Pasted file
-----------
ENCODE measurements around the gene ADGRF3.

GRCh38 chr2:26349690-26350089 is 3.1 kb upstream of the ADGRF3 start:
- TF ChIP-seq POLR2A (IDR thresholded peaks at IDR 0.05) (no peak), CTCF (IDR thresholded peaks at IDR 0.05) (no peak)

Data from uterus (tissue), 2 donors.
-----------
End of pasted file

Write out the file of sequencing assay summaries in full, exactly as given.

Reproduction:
ENCODE measurements around the gene ADGRF3.

GRCh38 chr2:26349690-26350089 is 3.1 kb upstream of the ADGRF3 start:
- TF ChIP-seq POLR2A (IDR thresholded peaks at IDR 0.05) (no peak), CTCF (IDR thresholded peaks at IDR 0.05) (no peak)

Data from uterus (tissue), 2 donors.